On August 30, 2021, the world was shocked to hear the news of the United States Armed Forces completing its withdrawal from Afghanistan to mark the end of the 20-year war in the country. With the forces completely removed from Afghanistan, the Taliban were quick to move in and take control of the land. While the decision to withdraw the forces has driven a wedge among Americans, top generals in the US military have revealed that they advised President Joe Biden to keep the troops in Afghanistan.
Prior to the complete withdrawal, there were 2,500 troops who remained stationed in the country in August. Generals Mark Milley and Frank McKenzie relayed their testimony to Congress, contradicting President Joe Biden, who said he did not recall any advice. Gen Milley said that they were surprised at the speed of the Afghan government’s collapse as he and Gen McKenzie gave their testimony, putting top military brass against the commander-in-chief as the Biden administration continues to receive backlash and hard-pressed questions about what critics are calling a botched withdrawal.
The two generals were questioned by the Senate armed services committee along with Defence Secretary Lloyd Austin on Tuesday. The hearing took place weeks after the withdrawal at Kabul airport when foreign powers sought to bring their citizens home as thousands of desperate Afghans begged for rescue. In the event, a suicide attack took place, killing 182 people that included thirteen US service personell and over 169 Afghans.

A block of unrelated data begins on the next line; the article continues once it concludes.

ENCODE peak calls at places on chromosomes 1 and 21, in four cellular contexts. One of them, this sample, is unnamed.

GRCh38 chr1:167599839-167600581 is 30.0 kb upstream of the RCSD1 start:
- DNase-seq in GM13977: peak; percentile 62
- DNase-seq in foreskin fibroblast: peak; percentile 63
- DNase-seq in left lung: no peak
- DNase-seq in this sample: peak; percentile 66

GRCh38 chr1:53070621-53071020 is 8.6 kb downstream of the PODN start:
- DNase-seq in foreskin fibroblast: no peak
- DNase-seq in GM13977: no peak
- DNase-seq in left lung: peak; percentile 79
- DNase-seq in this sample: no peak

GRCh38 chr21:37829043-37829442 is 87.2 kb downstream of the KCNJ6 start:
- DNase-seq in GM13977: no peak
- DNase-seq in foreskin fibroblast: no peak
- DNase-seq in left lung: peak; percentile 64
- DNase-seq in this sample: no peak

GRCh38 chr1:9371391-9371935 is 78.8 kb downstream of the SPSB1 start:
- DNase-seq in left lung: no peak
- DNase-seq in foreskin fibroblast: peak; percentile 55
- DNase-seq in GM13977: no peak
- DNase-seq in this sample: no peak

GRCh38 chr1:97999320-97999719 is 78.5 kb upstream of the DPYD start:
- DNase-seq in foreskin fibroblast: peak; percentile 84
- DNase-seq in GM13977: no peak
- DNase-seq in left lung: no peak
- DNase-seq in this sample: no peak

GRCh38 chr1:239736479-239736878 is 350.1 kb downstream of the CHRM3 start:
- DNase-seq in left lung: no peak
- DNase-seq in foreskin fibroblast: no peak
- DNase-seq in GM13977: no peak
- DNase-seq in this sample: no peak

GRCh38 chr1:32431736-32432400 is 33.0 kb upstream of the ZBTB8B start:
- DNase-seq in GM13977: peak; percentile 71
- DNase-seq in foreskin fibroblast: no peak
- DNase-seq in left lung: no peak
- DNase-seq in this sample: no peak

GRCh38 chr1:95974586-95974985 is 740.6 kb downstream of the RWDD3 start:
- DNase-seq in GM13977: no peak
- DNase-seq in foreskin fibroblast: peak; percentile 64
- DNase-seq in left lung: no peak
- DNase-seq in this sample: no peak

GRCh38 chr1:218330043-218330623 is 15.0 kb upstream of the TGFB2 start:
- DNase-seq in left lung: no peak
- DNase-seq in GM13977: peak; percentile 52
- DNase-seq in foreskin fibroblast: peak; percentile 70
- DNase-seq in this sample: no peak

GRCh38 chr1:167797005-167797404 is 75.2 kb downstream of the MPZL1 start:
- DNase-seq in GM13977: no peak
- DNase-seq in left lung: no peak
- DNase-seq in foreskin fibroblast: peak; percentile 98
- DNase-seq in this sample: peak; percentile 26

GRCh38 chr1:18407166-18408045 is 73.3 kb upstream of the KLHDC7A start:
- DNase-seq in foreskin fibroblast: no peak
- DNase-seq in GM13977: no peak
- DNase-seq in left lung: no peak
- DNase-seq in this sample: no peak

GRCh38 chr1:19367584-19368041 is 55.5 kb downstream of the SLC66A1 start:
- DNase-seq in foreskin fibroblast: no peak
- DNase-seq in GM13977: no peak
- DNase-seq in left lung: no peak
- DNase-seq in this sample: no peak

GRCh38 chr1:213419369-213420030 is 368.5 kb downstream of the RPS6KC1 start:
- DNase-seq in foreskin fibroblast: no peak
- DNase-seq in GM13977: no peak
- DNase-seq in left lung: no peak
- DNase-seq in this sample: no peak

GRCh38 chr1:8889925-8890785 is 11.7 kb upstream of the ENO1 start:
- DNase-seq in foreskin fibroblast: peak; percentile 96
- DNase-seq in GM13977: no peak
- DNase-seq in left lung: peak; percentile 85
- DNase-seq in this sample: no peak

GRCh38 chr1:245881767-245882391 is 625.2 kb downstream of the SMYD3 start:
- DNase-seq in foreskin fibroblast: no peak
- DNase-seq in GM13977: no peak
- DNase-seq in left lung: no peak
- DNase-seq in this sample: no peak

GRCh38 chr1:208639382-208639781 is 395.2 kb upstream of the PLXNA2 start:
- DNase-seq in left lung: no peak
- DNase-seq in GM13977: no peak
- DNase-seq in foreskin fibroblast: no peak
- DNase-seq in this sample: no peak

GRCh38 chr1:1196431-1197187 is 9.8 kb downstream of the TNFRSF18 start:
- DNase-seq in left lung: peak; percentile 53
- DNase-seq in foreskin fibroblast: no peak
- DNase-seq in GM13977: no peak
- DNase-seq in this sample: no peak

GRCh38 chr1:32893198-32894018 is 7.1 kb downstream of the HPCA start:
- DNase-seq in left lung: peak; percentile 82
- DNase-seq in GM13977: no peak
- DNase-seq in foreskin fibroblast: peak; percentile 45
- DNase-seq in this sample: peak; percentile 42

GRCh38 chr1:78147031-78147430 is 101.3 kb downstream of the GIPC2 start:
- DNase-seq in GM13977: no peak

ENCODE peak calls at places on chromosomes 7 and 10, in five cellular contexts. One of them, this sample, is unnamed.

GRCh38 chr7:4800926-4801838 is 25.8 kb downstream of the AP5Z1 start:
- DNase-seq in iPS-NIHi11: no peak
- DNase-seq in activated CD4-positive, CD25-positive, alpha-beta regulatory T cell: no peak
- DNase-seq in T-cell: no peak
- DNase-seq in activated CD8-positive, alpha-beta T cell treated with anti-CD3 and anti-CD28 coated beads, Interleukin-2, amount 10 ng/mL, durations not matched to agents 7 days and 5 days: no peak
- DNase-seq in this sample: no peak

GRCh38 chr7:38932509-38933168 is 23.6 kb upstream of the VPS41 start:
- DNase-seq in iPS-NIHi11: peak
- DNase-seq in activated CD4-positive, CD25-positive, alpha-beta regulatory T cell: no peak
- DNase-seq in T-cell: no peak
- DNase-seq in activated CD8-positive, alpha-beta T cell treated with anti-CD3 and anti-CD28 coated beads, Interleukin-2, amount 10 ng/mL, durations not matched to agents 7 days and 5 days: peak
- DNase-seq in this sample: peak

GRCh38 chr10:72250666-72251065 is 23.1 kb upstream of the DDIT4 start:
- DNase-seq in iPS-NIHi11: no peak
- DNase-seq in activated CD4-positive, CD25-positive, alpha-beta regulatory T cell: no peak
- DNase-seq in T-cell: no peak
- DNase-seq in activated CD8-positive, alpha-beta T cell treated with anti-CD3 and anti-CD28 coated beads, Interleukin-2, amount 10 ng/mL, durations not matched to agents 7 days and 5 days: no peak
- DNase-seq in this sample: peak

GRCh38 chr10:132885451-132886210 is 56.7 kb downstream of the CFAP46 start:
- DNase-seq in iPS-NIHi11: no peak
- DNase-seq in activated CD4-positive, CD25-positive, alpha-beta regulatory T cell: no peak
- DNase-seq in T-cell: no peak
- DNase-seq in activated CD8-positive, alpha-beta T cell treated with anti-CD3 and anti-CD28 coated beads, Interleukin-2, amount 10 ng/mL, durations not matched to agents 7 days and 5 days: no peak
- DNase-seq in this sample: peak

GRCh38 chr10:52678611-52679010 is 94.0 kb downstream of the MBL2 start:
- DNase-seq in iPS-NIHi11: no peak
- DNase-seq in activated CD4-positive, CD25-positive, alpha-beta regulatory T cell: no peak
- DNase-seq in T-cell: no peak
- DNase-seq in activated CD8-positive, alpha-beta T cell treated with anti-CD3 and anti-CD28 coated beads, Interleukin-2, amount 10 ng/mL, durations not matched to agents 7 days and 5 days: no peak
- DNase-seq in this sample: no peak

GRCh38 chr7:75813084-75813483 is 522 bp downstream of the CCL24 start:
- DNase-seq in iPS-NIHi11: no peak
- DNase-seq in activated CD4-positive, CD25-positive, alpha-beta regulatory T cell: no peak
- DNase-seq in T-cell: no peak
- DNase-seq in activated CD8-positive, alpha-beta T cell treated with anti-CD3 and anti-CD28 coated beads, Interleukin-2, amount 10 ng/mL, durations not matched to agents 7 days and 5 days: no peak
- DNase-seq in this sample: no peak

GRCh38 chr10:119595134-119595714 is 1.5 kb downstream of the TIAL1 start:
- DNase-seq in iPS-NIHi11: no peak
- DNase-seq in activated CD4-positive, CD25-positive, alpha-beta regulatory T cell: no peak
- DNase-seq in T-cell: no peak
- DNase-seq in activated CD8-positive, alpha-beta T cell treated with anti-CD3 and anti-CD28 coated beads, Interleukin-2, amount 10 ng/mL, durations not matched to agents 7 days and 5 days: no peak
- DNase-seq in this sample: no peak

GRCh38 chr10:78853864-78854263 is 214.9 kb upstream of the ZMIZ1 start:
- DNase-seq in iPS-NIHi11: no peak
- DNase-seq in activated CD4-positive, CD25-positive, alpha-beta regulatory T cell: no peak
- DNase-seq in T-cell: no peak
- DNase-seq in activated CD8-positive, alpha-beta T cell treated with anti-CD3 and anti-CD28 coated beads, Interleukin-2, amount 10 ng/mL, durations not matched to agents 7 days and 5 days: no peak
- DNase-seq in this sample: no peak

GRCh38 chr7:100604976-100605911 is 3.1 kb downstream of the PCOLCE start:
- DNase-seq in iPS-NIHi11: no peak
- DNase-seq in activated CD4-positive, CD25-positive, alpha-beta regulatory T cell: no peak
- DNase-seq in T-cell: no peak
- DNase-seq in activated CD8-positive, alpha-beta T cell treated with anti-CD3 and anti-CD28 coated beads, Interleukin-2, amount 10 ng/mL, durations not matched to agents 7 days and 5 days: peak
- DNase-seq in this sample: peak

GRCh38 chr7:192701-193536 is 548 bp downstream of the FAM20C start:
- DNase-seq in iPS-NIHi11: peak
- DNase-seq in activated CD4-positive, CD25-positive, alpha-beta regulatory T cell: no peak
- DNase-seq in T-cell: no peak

During the questioning, Gen McKenzie revealed that he recommended a small force of troops in Afghanistan, a contradiction to President Joe Biden’s assertion to an ABC journalist in mid-August that he did not recall receiving anyone advice. Gen Milley said that he agreed with the recommendation, but when pressed by Alaska Republican Dan Sullivan whether the president’s comments were a “false statement,” the general refused to answer him.
White House spokeswoman Jen Psaki addressed the issue, saying that if the troops remained in the country beyond the August deadline, the country would now be at war with the Taliban. “The president values the candid advice of the joint chiefs of the military,” she said, “That doesn’t mean he always agrees with it.”
While the generals and defence secretary have been testifying before Congress, Joe Biden’s own words may have done the most damage to the president on Tuesday. Republicans chastised him for his statements that the generals either explicitly or indirectly contradicted. In another August interview, Biden remained firm on his stance that no generals urged him to maintain some troops in Afghanistan to prevent a Talibalan takeover. Generals Milley and McKenzie said they believed the troops were needed, and Gen McKenzie insisted that he told the president as much. Republicans questioned why Biden promised to hold the military in place until all the US citizens were evacuated—a promise that was not held as Americans still remain in Afghanistan weeks after the final withdrawal.
Lastly, the two generals stated that al-Qaeda is still in Afghanistan, directly contradicting Biden’s statement that the terrorist organization had been eradicated. The contradictions have given Republicans enough ammunition to accuse the president of lying to the people.